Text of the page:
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The Constellation Crux, the Southern Cross
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Crux - The Southern Cross

If you live in the Northern Hemisphere, you must be south of latitude 30 degrees to begin observing Crux, one of the smallest, but most easily recognized constellations in the sky. Crux lies along the Milky Way and is surrounded by Centaurus, the Centaur, on three sides.

Its brightest star is called Acrux, a combination of its Greek-letter designation (Alpha) and the name of the constellation. Acrux, which represents the foot of the cross, is a double-star system 200 light-years away. Despite its small area, Crux contains at least ten open clusters visible with small telescopes.

Because it is not visible from most latitudes in the Northern hemisphere, Crux is a modern constellation and has no Greek or Roman myths associated with it. Crux was used by explorers of the Southern hemisphere to point south since, unlike the north celestial pole, the south celestial pole is not marked by any bright star.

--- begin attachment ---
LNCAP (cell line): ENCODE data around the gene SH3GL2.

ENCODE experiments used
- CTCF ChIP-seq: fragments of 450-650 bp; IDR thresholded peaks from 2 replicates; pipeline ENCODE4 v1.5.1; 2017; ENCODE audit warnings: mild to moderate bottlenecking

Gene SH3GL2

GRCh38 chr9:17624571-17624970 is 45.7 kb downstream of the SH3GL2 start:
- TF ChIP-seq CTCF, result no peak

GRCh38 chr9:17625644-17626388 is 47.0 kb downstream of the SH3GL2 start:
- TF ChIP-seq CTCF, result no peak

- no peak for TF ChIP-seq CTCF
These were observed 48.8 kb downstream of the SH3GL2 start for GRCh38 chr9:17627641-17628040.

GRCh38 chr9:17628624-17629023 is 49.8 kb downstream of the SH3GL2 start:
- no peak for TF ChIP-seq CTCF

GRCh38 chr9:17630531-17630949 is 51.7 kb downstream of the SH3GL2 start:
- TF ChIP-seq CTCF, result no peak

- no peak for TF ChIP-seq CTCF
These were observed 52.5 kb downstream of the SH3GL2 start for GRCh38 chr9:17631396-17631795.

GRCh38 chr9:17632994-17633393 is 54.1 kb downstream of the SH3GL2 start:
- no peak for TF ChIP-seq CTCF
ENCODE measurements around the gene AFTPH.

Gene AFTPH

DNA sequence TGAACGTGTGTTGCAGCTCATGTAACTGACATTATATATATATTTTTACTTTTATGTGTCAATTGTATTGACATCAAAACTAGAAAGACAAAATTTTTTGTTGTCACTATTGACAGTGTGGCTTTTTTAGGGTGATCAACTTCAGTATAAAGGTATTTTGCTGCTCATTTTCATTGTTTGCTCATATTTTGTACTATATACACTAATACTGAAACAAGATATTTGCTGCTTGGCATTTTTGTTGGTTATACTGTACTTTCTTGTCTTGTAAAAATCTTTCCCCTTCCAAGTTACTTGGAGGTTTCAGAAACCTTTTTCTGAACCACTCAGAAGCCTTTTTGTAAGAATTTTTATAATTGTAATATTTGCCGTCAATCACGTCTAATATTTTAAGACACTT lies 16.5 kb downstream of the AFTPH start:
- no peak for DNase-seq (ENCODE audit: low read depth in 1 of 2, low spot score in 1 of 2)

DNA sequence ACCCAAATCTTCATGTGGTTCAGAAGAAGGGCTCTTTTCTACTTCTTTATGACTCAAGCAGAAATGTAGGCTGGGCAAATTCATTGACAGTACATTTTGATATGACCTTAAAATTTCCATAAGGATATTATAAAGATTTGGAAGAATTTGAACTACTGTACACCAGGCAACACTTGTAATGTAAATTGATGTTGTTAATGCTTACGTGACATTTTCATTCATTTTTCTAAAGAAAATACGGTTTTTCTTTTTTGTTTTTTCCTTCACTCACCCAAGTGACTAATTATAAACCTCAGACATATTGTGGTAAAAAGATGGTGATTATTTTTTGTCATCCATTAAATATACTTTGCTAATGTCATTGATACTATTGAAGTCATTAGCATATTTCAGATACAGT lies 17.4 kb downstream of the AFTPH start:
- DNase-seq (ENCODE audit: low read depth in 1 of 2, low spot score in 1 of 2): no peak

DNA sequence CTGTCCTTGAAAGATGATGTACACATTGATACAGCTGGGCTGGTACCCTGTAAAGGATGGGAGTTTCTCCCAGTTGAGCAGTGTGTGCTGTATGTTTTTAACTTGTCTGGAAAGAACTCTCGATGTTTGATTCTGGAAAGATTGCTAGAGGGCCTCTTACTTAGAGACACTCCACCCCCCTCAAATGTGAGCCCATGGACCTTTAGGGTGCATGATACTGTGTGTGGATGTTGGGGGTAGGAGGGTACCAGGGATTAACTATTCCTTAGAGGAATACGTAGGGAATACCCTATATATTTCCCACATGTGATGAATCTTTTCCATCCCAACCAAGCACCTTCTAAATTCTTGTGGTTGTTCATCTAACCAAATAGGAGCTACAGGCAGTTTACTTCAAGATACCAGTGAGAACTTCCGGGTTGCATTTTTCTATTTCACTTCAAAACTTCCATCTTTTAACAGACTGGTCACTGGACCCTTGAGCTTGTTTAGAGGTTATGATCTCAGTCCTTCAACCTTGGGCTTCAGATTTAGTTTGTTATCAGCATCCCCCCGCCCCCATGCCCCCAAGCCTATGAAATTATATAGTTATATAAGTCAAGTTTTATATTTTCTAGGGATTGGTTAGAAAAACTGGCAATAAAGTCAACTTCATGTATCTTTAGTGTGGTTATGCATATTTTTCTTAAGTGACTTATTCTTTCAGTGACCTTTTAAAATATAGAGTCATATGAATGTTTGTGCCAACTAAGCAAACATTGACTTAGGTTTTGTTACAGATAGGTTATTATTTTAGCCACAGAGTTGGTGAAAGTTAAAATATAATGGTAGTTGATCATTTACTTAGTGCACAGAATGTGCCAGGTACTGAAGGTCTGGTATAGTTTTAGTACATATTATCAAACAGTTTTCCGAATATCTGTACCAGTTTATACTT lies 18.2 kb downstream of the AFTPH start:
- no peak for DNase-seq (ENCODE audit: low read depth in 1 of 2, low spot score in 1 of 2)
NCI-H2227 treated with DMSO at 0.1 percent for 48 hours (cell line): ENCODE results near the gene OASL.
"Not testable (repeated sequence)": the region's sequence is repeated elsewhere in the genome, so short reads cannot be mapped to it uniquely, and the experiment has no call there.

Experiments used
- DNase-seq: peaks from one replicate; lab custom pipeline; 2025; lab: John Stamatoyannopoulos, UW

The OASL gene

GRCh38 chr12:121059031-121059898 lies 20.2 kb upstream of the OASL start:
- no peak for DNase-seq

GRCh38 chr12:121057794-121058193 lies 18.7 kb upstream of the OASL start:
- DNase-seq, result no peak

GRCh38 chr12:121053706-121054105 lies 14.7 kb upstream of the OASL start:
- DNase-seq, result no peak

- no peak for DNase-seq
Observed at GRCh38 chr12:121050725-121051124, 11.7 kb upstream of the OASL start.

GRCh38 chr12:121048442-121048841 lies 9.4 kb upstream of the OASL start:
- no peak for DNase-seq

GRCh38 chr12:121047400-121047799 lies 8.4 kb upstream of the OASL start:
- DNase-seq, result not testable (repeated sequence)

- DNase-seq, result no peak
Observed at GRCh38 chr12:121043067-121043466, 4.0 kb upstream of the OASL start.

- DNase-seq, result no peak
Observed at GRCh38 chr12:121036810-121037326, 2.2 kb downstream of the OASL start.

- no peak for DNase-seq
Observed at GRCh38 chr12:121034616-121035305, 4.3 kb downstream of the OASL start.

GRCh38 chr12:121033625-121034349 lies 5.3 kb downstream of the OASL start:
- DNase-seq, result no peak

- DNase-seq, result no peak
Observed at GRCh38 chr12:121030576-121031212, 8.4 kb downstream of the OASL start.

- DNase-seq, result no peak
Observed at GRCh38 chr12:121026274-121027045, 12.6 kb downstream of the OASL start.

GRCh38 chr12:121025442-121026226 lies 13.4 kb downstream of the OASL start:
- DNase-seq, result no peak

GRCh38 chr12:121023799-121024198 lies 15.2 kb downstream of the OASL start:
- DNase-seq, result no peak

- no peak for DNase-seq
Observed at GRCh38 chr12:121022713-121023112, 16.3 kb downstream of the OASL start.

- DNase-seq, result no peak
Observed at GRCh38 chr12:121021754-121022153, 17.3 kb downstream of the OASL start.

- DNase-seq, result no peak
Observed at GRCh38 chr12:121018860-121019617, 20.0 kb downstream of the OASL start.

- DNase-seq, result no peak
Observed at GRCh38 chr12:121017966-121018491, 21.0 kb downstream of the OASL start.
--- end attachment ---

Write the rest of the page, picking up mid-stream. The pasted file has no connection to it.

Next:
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The Summer 2010 issue of The Earth Scientist, available in our online store, includes articles on rivers and snow, classroom planetariums, satellites and oceanography, hands-on astronomy, and global warming.

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